Comment from: Hinermad [Visitor]

I credit my audience with above average intelligence until they demonstrate otherwise.


It’s late. Can I demonstrate it on Monday? (grin)

I appreciate how you’re able to see different interpretations for passages that seem contradictory, and point out some that make sense when taken all together. To some people it may seem like splitting hairs (like differentiating between what the narrator said versus what was reported to David), but when you consider most of the Scripture we have access to has been translated, no matter how carefully, it’s a good skill to have. ‘Cause you know sometimes words have two meanings.

Another technique I’ve found helpful, if you don’t read the original language, is to compare different translations of the same passage. Like looking through the slits in a partially closed window blind, by changing your viewpoint you get a more complete picture of the actual scene outside. If most of the translations you can access say substantially the same thing, you can have better confidence that it’s accurate. If there’s a good deal of variation, you may have to dig a bit more to find an interpretation that’s consistent across the entire body of text.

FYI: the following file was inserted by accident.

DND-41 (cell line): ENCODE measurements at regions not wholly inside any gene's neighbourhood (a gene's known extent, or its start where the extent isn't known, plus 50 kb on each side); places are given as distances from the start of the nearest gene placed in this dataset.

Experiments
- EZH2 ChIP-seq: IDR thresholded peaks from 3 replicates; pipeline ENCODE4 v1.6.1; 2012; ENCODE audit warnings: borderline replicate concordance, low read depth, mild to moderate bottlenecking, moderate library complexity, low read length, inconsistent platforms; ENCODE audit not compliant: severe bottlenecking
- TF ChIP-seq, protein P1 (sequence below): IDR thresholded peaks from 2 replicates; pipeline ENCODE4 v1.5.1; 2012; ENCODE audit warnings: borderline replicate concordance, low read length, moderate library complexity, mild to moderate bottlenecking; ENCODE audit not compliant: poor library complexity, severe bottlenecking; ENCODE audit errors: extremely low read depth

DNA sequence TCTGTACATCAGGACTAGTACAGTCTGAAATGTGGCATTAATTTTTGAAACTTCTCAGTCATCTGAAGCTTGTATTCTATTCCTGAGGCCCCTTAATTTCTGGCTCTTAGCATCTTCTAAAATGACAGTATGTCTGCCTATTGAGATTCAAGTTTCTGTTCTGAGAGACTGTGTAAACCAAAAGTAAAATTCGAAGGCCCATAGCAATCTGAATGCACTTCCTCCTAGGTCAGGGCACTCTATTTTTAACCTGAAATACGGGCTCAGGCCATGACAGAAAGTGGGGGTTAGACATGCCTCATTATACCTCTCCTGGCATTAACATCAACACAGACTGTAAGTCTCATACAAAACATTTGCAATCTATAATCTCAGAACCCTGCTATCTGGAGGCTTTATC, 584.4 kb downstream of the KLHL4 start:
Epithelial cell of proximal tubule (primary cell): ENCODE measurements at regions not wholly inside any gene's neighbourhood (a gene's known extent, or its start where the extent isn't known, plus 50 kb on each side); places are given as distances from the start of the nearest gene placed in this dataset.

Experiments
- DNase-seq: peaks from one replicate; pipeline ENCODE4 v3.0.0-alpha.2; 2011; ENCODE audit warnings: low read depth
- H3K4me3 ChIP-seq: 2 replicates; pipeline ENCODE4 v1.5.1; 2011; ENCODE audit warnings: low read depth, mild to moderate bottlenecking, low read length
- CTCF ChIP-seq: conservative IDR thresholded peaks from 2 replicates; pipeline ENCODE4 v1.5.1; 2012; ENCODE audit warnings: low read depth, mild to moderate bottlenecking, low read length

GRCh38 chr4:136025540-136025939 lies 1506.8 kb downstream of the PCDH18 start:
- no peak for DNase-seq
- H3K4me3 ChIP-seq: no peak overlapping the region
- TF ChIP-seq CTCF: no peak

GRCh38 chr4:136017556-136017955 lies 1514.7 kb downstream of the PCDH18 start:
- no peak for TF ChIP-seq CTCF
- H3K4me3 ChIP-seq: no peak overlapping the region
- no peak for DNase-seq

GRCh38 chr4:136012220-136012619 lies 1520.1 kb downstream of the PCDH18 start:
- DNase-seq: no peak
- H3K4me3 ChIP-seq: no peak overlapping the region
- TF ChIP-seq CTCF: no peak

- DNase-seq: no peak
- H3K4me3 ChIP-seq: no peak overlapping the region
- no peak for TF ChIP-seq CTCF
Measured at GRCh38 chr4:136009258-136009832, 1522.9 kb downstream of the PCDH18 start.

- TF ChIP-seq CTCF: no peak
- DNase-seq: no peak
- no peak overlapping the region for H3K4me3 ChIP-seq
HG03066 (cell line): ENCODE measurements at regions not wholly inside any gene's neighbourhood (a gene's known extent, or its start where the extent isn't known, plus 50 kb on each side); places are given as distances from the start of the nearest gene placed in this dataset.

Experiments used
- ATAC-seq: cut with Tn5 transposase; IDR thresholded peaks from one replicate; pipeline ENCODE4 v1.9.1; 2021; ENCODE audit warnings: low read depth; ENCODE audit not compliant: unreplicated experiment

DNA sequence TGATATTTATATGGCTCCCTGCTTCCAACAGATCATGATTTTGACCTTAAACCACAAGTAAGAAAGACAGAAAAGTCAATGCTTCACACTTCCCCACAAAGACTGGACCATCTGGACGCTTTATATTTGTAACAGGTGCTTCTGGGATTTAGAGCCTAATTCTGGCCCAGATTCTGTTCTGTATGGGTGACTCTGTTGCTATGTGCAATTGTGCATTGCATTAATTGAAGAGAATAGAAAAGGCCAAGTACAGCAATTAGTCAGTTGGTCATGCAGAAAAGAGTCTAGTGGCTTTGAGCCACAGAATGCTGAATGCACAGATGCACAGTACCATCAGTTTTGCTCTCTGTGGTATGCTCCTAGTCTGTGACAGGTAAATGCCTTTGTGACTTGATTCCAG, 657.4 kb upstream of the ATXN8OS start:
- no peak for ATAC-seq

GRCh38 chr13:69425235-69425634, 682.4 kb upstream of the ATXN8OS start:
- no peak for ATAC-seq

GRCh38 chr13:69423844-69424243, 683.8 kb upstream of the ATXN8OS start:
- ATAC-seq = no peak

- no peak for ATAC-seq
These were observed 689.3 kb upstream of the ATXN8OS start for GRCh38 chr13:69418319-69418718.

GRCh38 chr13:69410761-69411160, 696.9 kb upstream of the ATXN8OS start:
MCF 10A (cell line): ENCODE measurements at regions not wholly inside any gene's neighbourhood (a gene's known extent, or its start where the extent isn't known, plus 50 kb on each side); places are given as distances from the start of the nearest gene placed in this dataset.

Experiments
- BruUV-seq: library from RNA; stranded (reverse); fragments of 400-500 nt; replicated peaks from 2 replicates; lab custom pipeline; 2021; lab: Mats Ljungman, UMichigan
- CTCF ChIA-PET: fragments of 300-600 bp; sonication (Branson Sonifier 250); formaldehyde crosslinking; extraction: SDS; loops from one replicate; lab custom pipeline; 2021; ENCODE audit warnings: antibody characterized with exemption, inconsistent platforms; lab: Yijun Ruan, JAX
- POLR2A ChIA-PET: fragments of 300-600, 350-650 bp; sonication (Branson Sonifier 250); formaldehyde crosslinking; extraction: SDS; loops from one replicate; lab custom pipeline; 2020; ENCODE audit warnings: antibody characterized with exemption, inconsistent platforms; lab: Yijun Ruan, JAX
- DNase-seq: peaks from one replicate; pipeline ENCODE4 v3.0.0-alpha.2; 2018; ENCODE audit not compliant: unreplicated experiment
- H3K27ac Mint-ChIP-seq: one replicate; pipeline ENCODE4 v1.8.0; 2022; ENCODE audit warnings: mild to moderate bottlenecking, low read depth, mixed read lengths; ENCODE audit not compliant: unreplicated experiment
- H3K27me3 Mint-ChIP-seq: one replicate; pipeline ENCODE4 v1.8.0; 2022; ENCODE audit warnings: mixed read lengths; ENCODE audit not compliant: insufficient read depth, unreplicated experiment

10/04/13 @ 21:22
Comment from: diana [Member]

Thanks, Dave. :) I truly appreciate the compliment.

You’ve long since demonstrated your above average intelligence. You’re totally off the hook forever.

I didn’t compare to all extant versions, time being a limited factor, but I did compare to one other I’ve been told by an expert is an excellent translation of overall meaning (as opposed to word-by-word meaning), and it backed up my understanding throughout my analysis here. I’m open to the possibility that both translations are mistaken, of course, from all takers, given solid evidence.

I’m not sure that “more translation = more accurate,” though. Most are based on the Vulgate, among other things, which was originally rejected. But to be fair, I’d be just as skeptical of presumed “translations from the original Hebrew,” as the language died–meaning the nuances of words as well as idioms had to have been lost–then “revived.” I think we can have at least a pretty good idea of what was meant by the authors, but a specific provable translation? No.


10/04/13 @ 22:04
Comment from: Aunt Bann [Visitor]
Aunt Bann

Thanks for the lesson, Diana. I haven’t studied the Bible as you have, so it is enlightening to see the way you explain things.

Again, thanks for the lesson.

10/05/13 @ 21:56
Comment from: Amy Hamilton [Visitor]
Amy Hamilton

OMG. Diana Black, biblical scholar.

Touche girl. Nice work. I need to spend a bit of time with all of this before I profer a professional comment. Suffice it to say…good, solid, scholarly, literary work. Robert Alter would likely be proud. Now to dig a few layers deeper and I shall report. Thanks for giving me a heads up on the post. A

10/06/13 @ 12:41

Form is loading...

« we no longer live in deprived squalor...sort ofteachin' the shakeman »